It remains true that, on remand, the District Court will have to address specific “secrecy” arguments specifically (since the basis of the last ruling was acceptance of the CIA’s contrary-to-reality contention that even knowing whether any documents exist at all was so very unjustifiable). But at least the District Judge will do so knowing that it is not “obligated” to ignore reality, common sense and credibility when doing so. That is actually a step forward, as tragic as it sounds, and that is much better than a poke in the eye with a sharp stick.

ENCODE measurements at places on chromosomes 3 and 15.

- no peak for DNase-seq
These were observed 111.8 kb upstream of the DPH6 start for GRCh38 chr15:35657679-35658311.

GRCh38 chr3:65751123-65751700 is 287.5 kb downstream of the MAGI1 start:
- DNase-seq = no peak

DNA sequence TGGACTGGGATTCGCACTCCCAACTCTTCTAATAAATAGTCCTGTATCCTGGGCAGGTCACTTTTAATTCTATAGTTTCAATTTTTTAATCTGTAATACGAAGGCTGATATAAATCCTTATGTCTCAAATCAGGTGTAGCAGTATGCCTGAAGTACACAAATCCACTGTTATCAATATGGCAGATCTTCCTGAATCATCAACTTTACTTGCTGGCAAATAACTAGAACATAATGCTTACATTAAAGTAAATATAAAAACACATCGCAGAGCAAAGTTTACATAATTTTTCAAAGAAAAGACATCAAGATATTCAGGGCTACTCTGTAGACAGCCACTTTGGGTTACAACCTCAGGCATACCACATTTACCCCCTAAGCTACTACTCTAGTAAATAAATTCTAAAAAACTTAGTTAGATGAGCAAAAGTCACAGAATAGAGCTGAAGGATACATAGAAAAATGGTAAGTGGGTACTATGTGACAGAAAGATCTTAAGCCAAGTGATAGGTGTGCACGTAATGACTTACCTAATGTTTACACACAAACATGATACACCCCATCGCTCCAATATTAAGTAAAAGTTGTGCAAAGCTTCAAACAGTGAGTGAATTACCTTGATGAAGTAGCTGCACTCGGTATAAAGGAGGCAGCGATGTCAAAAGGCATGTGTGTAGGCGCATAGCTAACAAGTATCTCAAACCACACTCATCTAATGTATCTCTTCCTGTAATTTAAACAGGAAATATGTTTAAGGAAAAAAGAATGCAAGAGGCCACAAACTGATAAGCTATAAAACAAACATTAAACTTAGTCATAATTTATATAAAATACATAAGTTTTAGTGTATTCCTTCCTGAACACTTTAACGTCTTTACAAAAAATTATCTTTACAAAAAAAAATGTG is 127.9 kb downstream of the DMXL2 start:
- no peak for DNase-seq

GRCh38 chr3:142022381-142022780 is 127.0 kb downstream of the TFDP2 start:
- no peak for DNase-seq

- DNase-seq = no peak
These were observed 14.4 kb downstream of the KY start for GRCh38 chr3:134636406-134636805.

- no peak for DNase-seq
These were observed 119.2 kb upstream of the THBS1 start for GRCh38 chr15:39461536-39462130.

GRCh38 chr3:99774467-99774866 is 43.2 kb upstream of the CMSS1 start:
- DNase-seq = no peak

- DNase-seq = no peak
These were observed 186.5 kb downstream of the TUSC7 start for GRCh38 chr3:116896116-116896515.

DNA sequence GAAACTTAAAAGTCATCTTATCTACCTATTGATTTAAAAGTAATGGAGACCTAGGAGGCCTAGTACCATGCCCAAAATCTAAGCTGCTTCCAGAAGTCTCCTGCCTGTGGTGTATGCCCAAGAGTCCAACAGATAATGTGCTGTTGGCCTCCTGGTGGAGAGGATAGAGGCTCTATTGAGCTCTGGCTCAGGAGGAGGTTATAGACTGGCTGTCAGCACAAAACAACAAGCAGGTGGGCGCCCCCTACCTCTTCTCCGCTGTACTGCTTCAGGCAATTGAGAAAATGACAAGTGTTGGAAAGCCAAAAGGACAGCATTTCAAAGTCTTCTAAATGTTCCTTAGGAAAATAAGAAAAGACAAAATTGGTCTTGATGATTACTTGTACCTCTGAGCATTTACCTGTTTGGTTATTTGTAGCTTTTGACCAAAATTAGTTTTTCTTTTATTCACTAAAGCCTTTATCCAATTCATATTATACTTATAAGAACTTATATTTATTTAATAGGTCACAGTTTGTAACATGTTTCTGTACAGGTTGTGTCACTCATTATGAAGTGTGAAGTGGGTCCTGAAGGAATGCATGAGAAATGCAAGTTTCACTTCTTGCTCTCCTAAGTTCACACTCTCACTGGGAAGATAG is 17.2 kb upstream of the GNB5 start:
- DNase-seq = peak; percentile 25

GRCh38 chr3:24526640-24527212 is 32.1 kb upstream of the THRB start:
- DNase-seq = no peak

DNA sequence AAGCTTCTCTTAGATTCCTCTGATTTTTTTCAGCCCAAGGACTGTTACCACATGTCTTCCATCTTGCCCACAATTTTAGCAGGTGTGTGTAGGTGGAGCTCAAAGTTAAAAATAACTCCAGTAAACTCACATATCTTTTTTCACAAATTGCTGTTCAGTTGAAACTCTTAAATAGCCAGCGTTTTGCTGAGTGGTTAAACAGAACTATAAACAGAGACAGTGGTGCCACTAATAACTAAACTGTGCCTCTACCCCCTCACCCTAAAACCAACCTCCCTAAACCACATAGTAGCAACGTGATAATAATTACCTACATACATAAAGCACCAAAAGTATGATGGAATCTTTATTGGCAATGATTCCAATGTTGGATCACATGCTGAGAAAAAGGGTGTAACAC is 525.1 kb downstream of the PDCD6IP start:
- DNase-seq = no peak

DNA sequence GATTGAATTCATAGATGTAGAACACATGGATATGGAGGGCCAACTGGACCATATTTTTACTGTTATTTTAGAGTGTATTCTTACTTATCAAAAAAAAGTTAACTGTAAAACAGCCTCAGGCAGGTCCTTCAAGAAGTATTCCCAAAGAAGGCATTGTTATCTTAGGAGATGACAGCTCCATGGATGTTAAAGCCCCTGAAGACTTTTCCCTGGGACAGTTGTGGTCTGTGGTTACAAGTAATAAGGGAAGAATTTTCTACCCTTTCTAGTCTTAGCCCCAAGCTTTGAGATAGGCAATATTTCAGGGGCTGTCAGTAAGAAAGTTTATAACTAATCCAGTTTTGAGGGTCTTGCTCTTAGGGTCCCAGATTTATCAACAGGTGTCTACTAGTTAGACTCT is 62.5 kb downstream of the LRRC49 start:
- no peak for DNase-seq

Maybe, just maybe, these DC Circuit judges felt a few pangs of concern when it was brought to their attention that Judge McMahon had felt she had no recourse but to go on record remarking about the absurdity of the stare decisis straitjackets being woven by increasingly absurdist “deference” language being patriotically bandied about by some courts. Judge McMahon ruled in favor of the government in a FOIA case, but not without making it perfectly clear that she felt constrained to turn a blind eye to plainly unconstitutional conduct in doing so, writing “I can find no way around the thicket of laws and precedents that effectively allow the Executive Branch of our Government to proclaim as perfectly lawful certain actions that seem on their face incompatible with our Constitution and laws, while keeping the reasons for their conclusion a secret. “ That was a FOIA case. And Chief Judge Garland of the DC Circuit, in today’s FOIA decision, takes a needed step back in emphasizing that it isn’t the courts’ job to simply accept any and every excuse for secrecy tossed against the wall by the government: “In this case, the CIA asked the courts to stretch that doctrine too far — to give their imprimatur to a fiction of deniability that no reasonable person would regard as plausible. ‘There comes a point where . . . Court[s] should not be ignorant as judges of what [they] know as men’ and women.”